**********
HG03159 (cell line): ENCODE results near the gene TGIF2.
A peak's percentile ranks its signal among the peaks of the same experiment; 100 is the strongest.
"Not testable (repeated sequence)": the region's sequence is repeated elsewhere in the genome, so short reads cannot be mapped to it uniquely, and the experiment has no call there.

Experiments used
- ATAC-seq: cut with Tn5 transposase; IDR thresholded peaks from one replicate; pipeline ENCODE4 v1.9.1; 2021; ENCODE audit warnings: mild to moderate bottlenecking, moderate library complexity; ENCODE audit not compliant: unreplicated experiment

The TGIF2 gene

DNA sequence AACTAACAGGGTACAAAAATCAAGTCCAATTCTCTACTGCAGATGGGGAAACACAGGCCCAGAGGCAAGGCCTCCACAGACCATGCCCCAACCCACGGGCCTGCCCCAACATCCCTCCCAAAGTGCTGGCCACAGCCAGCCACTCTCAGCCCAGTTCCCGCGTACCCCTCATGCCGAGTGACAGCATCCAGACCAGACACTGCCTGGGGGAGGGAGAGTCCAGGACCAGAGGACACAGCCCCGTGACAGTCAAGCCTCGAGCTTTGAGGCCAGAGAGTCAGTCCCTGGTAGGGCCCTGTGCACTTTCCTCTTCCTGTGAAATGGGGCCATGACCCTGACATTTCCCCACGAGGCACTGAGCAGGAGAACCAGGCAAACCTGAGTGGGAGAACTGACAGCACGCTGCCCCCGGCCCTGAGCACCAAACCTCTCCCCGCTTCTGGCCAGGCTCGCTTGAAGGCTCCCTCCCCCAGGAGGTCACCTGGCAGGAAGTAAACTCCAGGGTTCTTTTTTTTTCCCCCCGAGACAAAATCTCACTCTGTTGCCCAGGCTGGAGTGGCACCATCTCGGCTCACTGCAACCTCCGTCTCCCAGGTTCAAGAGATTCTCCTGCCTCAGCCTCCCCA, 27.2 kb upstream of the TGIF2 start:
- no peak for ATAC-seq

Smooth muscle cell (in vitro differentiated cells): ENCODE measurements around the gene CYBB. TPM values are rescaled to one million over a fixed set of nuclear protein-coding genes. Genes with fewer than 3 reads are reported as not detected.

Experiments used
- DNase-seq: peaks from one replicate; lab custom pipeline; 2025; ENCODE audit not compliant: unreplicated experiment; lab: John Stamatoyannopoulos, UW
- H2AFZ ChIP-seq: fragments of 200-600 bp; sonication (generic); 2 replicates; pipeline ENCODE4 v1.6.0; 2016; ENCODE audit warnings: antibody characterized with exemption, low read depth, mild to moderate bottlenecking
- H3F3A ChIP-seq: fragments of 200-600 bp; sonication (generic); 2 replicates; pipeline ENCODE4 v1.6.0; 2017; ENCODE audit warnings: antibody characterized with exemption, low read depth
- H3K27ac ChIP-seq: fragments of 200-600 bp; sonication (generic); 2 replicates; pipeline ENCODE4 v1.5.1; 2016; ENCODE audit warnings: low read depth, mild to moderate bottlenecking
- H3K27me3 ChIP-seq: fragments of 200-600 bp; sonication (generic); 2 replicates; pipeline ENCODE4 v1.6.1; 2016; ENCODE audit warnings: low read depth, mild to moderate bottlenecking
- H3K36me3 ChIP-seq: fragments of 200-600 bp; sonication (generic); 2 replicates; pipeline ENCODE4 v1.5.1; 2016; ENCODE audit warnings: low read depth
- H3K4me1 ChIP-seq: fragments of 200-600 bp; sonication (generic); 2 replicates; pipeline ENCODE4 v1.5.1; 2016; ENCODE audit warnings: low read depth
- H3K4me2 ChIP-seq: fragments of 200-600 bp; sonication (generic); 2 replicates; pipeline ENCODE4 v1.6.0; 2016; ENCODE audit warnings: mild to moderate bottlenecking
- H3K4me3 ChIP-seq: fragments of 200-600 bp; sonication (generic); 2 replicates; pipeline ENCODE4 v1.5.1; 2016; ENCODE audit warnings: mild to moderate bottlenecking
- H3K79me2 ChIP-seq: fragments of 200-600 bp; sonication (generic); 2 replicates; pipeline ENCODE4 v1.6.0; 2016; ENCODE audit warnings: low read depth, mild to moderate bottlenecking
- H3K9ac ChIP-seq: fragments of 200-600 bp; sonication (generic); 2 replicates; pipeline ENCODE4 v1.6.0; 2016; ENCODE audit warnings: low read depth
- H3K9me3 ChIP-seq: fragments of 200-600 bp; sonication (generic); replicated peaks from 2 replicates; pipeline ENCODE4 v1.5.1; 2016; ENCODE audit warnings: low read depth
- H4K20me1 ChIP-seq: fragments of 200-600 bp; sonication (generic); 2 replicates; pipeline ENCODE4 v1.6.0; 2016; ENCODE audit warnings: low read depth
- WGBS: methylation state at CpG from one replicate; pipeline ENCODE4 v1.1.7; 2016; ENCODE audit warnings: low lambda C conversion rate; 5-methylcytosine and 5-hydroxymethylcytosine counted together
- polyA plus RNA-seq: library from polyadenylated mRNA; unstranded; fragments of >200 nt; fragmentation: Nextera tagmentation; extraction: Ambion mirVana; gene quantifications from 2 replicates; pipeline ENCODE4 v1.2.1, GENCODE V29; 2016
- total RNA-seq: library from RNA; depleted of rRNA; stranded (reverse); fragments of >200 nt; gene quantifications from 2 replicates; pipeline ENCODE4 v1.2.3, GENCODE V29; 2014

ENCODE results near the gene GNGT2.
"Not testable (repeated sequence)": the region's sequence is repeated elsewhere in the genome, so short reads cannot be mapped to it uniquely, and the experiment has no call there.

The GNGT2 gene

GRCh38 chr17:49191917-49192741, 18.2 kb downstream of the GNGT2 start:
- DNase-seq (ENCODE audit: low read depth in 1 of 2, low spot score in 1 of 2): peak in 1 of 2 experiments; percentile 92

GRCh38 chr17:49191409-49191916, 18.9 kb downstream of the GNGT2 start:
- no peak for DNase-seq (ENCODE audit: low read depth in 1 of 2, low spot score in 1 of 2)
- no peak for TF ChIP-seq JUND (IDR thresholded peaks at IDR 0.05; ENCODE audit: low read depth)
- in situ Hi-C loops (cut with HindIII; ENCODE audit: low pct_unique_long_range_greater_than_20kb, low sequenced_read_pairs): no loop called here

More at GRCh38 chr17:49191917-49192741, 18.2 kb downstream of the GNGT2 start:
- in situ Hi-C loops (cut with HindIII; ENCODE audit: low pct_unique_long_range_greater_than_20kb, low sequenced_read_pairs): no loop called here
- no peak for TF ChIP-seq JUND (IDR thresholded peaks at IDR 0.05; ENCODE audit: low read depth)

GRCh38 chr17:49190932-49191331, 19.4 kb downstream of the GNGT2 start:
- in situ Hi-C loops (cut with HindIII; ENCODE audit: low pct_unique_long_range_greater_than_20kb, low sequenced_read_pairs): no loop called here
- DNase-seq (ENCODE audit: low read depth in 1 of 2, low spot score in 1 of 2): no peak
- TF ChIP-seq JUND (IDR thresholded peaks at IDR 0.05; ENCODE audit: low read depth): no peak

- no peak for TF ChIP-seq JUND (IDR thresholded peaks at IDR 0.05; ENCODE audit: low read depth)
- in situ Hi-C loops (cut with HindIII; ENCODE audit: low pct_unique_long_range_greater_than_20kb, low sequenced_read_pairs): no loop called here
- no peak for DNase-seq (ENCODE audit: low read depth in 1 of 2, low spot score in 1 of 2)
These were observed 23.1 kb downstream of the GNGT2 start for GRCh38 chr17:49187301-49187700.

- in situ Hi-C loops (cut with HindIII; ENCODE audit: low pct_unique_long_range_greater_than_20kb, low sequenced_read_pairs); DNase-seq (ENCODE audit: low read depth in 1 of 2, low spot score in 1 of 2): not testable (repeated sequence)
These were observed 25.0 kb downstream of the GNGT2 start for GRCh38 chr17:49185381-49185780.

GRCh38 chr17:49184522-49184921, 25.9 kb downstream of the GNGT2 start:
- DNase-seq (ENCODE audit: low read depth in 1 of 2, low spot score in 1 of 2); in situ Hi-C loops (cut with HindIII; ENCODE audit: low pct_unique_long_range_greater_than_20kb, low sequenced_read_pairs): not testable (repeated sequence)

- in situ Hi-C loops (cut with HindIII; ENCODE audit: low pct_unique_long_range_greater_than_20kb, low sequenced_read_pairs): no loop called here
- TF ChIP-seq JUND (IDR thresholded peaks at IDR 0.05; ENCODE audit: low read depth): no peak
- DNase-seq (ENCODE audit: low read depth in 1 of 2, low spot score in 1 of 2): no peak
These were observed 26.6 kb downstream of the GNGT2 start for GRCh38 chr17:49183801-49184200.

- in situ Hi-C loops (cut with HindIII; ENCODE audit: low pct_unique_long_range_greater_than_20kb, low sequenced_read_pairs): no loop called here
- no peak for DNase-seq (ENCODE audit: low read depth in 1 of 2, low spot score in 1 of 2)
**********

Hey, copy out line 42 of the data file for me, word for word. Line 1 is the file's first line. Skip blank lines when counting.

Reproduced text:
- TF ChIP-seq JUND (IDR thresholded peaks at IDR 0.05; ENCODE audit: low read depth): no peak